The research - thought to beamong the first studies to focus on environmental risk factors for obesity in Europe - was reported in the June 2006 issue of the European Journal of Public Health.

"I've seen a number of changes in Central and Eastern Europe, which I had suspected could be linked to obesity," says Borsika Rabin, a doctoral student from Hungary at Saint Louis University School of Public Health and lead investigator. "We didn't have too a number of McDonald's before the Soviet bloc collapse began in 1989. So I wasn't surprised by the study results."

The obesity rates in all Western European countries were lower than rates in Central and Eastern European countries.

"This study shows the importance of environmental factors in shaping obesity," Rabin says. "The higher obesity rates in Central and Eastern Europe seem linked to political changes that influence the lifestyle of the inhabitants of those countries. The working environment changed and fast food became more popular."

The Saint Louis University study explored the relationship between the prevalence of obesity in 24 European countries and the economy, types of foods, urbanization, availability of cars and roads, and government characteristics. Scientists examined statistics from 1997 to 2002, after the end of the communist economy in the central and eastern part of Europe.........

Posted by: JoAnn      Permalink         Source


June 5, 2006, 8:53 PM CT

Exercise In Childhood And Adolescence Prevent Osteoporosis

Exercise In Childhood And Adolescence Prevent Osteoporosis
Recent studies indicate that exercise can help build and maintain healthy bones. But just how early should one start? At the IOF World Congress on Osteoporosis in Toronto, Canada this week, several studies highlighted the importance of exercise in children and adolescents for building peak bone mass that will help protect against osteoporosis in later life.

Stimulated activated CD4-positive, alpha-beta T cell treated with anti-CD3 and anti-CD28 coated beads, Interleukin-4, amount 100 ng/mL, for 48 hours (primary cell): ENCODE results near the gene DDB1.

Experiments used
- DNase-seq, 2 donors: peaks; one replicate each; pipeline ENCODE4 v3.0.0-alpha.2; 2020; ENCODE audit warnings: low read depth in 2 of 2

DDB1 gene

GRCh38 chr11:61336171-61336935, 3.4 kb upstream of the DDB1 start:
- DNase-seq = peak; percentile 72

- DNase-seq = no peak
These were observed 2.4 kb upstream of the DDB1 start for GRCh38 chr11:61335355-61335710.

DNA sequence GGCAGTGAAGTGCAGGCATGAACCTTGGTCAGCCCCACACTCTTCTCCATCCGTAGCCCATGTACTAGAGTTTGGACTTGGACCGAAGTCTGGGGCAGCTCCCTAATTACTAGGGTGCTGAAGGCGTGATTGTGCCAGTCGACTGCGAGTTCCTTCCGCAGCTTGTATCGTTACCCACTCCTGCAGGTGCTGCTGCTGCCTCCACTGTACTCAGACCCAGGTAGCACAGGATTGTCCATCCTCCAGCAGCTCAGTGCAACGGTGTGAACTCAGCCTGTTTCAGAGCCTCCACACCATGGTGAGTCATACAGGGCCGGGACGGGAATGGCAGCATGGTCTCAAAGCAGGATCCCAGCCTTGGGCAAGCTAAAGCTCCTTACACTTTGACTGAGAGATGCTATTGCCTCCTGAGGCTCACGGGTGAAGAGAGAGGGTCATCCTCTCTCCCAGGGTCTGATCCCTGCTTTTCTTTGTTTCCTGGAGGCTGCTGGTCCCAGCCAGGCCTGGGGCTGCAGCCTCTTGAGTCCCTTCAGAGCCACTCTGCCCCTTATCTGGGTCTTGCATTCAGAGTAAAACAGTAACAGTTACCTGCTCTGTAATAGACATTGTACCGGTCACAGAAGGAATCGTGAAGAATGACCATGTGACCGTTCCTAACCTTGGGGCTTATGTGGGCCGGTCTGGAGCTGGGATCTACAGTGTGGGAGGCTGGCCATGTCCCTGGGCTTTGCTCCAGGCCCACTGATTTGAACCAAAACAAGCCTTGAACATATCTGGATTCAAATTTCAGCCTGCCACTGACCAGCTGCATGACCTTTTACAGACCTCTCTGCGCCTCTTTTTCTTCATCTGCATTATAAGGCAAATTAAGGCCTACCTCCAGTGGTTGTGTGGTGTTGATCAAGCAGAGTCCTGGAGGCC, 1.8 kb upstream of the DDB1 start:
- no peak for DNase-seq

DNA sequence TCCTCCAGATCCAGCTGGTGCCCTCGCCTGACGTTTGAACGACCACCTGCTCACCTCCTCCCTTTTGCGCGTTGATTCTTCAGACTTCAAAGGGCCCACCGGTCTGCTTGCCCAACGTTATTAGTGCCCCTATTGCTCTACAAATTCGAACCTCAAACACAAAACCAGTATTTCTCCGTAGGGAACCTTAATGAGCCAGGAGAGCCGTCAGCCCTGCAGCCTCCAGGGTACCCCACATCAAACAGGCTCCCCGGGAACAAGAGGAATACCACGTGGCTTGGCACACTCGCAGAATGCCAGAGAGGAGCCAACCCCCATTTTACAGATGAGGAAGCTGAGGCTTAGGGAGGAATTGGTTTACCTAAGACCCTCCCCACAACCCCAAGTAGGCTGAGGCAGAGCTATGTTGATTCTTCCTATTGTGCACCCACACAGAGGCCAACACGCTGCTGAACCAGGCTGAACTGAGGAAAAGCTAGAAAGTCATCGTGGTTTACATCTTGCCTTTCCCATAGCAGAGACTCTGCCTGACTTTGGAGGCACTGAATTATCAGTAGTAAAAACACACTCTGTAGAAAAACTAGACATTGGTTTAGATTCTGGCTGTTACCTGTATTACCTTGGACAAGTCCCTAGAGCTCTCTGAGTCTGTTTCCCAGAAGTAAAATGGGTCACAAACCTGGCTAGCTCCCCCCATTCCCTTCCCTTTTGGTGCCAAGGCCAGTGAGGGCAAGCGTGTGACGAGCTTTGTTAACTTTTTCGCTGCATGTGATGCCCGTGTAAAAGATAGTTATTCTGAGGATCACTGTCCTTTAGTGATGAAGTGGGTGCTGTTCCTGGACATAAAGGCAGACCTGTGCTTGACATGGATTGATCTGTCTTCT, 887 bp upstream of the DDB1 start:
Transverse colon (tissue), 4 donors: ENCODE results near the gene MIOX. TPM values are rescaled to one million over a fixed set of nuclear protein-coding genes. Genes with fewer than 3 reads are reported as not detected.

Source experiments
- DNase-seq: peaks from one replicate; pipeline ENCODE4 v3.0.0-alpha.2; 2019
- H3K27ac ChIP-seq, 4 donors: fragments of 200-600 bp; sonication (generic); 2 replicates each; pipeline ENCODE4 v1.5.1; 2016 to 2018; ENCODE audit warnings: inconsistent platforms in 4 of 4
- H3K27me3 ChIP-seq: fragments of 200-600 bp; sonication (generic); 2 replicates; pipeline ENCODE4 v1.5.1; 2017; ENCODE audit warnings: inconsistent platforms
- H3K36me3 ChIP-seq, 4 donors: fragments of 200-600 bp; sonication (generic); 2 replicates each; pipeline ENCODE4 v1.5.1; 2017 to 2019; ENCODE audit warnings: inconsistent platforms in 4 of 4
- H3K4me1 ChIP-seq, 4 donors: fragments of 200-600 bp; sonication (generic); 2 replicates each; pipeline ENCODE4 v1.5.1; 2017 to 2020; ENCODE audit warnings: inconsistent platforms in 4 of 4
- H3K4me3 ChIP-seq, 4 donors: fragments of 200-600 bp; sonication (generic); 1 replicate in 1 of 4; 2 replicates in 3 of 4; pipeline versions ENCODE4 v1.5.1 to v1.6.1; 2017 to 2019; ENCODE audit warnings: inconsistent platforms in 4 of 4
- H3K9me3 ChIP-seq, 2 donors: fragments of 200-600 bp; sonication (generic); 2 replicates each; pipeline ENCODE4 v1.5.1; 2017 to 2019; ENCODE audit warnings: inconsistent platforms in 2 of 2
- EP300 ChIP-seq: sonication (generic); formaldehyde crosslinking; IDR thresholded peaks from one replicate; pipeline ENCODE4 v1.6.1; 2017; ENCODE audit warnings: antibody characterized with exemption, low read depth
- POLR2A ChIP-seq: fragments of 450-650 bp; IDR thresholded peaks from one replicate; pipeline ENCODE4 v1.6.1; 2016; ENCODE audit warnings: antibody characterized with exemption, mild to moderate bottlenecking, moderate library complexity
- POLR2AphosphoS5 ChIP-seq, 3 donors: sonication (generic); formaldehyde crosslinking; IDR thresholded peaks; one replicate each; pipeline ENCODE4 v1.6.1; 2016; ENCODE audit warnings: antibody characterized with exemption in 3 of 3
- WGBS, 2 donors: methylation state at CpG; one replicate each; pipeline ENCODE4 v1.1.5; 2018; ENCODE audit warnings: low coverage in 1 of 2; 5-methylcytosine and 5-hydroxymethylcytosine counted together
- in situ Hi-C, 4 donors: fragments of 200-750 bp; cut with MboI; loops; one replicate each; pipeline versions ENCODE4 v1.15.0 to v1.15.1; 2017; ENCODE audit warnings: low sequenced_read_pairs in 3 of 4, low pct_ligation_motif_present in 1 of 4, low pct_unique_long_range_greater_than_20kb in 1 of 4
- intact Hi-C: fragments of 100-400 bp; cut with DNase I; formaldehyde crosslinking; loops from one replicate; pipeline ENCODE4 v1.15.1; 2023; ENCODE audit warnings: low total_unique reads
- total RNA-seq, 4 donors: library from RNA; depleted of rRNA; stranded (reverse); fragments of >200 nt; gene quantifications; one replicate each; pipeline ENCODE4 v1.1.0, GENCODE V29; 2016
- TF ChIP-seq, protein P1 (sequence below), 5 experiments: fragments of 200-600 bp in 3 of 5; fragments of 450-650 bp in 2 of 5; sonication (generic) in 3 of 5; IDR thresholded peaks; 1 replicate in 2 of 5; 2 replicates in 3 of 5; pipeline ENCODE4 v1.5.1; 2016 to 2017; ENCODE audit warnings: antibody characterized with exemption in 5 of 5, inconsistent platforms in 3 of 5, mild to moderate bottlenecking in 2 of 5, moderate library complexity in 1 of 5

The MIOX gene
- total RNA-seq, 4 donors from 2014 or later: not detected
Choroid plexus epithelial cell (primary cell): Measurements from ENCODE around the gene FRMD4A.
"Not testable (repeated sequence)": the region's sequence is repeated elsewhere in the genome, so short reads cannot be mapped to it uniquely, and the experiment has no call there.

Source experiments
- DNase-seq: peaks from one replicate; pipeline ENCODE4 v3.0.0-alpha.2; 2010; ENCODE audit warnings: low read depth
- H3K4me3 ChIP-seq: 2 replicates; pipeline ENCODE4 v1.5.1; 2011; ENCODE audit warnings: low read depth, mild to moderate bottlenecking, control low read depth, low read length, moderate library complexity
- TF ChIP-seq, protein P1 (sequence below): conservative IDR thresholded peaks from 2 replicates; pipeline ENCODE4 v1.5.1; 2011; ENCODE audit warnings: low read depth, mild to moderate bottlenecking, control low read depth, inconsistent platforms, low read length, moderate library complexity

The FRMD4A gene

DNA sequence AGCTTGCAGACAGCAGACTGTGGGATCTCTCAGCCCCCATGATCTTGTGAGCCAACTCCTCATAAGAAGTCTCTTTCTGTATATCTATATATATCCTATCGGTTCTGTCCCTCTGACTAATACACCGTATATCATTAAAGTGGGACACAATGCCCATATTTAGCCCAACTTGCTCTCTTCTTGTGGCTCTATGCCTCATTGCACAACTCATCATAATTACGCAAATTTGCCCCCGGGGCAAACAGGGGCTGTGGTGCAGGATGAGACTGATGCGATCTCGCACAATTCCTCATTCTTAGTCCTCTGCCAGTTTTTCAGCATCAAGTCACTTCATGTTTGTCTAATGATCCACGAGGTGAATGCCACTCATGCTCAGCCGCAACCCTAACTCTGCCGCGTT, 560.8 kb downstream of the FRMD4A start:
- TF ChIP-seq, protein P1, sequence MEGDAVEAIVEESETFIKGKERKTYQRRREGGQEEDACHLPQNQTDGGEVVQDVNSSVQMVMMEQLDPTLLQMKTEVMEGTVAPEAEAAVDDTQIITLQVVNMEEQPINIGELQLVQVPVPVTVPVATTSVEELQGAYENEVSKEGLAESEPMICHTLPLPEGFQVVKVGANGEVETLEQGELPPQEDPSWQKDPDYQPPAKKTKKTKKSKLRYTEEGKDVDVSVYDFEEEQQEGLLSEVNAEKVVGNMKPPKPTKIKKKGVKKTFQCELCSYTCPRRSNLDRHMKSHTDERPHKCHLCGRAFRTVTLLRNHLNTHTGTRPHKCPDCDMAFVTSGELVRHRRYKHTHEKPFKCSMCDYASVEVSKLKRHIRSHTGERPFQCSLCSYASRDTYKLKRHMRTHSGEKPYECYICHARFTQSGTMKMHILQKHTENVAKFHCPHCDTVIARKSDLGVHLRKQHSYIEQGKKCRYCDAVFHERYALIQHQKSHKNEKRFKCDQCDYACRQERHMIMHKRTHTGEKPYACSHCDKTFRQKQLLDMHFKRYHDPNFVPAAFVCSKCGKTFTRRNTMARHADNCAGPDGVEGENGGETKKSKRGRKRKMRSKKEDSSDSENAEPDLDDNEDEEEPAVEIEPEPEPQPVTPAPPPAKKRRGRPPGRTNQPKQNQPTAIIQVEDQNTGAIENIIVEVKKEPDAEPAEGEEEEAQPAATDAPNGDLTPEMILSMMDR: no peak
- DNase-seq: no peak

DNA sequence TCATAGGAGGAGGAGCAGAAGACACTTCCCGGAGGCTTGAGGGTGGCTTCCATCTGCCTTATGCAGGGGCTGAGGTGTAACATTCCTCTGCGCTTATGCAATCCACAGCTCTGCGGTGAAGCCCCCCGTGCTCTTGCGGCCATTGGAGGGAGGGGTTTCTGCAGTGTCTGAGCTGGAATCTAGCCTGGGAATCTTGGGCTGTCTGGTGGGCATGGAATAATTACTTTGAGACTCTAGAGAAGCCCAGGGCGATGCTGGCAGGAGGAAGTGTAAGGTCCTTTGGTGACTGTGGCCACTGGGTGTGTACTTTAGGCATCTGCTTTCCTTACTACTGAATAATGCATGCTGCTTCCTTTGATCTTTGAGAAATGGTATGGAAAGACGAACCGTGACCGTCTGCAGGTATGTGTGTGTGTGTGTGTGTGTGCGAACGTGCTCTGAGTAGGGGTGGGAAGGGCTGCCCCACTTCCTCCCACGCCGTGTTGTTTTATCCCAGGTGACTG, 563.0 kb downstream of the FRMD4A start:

Scientists at Wright State University School of Medicine in Ohio, U.S.A., have found that leisure activity has a significant impact on the rate of bone mass increase in both girls and boys. Lead author Miryoung Lee and colleague followed a group of 99 children, aged 8 to 18, to determine how changes in physical activity affects their bone mineral density, a measure of bone strength. For both sexes, the rate of bone accumulation was found to be higher with increasing leisure activity level (see conference Abstract No. P191).

In girls, more intense physical activity that is associated with sports also leads to greater increases in bone density. Similar effects were not seen in boys taking part in sports. "During childhood and adolescence, children's bodies grow rapidly and bone mass is accumulated quickly. The amount of bone built during adolescence and early adulthood is one of the most important factors correlation to the risk of developing osteoporosis in later years. These findings confirm that physical activity is important for optimal bone accrual during childhood, consequently leading to higher peak bone mass," said Lee.........

Posted by: JoAnn      Permalink         Source


June 4, 2006, 8:42 AM CT

Overweight And Obesity Enlarges Teenagers' Hearts

Overweight And Obesity Enlarges Teenagers' Hearts
The effects of excess weight on heart health can be seen even in adolescents, with abnormal enlargement and impaired pumping function evident in subjects by age 20, as per a new study in the June 6, 2006, issue of the Journal of the American College of Cardiology.

"Heart damage starts very early in the natural history of obesity. We need to work on our young people, to prevent catastrophic effects later on," said Giovanni de Simone, M.D., F.A.C.C. from the New York Presbyterian Hospital-Weill Medical College of Cornell University in New York, New York and the Federico II University Hospital School of Medicine in Naples, Italy.